Cheyenne – Early estimates from Wyoming’s 2021 sage grouse wings indicate reproduction declined slightly in the last year. Wings from harvested chick and hen sage grouse are collected from hunters — primarily in central and southwest Wyoming — who voluntarily contribute wings by dropping them off at designated collection points during the hunting season.
Hunters deposited wings from 621 chicks and 750 hens in collection barrels. In a preliminary analysis, Wyoming’s 2021 chick-to-hen ratio was 0.8 chicks/hen. It’s a decrease from two previous years where reproduction ratios held at 1.1 chicks/hen. Based on these numbers, male lek attendance is expected to be lower this spring.
“There’s no doubt that Wyoming’s drought has an impact on this year’s chick recruitment,” said Leslie Schreiber, Wyoming Game and Fish Department sage grouse/sagebrush biologist. “Good moisture in the spring and summer and quality habitat are the top two contributing factors of chick survival.”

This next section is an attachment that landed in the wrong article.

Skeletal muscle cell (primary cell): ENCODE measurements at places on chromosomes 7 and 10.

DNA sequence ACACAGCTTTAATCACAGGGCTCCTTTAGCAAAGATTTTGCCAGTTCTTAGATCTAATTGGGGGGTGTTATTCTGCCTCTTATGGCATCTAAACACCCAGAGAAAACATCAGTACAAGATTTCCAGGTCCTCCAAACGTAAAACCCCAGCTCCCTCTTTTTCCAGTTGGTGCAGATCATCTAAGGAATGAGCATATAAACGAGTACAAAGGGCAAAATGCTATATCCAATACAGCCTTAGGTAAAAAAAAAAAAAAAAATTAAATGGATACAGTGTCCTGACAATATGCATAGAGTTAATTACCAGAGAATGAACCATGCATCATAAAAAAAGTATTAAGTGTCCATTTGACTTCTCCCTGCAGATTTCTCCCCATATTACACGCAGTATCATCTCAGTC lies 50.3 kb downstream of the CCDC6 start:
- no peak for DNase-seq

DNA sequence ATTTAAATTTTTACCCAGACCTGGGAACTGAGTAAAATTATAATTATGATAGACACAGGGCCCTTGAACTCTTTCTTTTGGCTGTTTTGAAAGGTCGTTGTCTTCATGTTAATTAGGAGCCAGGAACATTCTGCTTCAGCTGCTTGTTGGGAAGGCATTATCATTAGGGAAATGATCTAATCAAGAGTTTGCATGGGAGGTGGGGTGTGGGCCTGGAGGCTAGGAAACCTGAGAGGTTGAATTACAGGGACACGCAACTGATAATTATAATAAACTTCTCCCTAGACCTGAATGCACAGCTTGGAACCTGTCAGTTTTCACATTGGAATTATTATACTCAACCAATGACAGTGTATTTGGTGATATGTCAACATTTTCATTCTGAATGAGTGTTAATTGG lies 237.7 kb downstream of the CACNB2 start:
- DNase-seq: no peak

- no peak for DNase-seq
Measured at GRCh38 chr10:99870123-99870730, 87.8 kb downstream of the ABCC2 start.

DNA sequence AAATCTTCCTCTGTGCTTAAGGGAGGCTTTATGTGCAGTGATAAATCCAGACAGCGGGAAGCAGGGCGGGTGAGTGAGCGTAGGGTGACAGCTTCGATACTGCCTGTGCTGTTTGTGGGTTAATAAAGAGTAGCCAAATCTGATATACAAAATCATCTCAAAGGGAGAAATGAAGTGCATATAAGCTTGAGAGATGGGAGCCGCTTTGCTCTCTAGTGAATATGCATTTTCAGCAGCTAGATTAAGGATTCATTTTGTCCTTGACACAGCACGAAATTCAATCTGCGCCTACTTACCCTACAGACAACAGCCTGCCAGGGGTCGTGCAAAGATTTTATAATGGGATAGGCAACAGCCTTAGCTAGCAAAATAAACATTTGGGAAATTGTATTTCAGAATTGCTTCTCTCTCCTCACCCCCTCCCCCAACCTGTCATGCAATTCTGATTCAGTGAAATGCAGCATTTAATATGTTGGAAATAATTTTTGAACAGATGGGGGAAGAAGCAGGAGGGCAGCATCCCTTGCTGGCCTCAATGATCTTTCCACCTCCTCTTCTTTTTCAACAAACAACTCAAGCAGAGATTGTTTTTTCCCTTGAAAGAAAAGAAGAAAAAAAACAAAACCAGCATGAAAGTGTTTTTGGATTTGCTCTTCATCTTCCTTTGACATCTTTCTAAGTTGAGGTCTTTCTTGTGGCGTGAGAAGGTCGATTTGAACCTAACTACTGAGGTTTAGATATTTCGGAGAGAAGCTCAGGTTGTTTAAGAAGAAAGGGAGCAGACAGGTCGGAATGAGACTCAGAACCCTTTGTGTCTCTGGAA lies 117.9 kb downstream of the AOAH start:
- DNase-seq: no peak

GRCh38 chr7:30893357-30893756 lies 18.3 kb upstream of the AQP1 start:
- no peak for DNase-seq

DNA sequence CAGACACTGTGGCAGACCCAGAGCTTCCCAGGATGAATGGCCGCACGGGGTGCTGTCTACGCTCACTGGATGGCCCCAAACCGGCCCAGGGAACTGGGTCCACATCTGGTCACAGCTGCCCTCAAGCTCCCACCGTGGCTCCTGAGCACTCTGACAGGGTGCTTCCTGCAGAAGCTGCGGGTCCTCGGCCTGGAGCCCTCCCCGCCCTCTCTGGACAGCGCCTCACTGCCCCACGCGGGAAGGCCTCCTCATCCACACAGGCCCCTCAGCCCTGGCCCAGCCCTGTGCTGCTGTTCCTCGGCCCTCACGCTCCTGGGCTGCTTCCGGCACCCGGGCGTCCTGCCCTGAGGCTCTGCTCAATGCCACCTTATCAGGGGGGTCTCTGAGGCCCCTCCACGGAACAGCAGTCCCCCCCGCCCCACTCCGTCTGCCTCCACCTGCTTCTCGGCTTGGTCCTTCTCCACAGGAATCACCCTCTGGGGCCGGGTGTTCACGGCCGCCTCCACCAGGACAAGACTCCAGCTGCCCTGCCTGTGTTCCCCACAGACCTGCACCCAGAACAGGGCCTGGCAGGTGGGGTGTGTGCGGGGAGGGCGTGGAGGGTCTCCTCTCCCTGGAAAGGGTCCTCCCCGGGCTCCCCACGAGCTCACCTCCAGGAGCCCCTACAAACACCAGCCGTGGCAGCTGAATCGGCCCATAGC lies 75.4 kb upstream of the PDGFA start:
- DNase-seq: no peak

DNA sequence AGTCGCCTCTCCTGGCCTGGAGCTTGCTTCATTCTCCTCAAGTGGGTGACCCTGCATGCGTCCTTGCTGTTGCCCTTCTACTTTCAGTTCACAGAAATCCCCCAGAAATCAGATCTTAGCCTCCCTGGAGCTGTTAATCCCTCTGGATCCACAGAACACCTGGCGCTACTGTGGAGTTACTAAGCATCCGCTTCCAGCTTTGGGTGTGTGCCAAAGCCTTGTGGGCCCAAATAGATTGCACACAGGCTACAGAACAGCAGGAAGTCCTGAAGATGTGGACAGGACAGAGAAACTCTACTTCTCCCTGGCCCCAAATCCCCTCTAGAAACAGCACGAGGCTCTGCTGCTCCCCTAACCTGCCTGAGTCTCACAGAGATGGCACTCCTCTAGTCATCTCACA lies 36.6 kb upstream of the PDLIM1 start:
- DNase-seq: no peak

During the first month of life, chicks rely on a diet of high-protein insects with adequate habitat cover. As the bird grows, grass and forbs —like wildflowers — become another important food source. Older birds rely almost exclusively on sagebrush in their diet.
“Sage grouse are a sagebrush obligate species and could not survive without it,” Schreiber said.
Thirty-eight percent of the world’s sage grouse inhabit Wyoming and the state supports more than 1,700 known, occupied leks. Wyoming is a sage grouse stronghold, Schreiber notes, and hunters who harvest birds provide valuable information for management.
“We appreciate hunters dropping off wings in our collection barrels, this enhances our annual data collection efforts,” Schreiber said.
A full analysis for 2021 bird populations will be available in the sage grouse job completion report, posted on the Game and Fish website in the spring.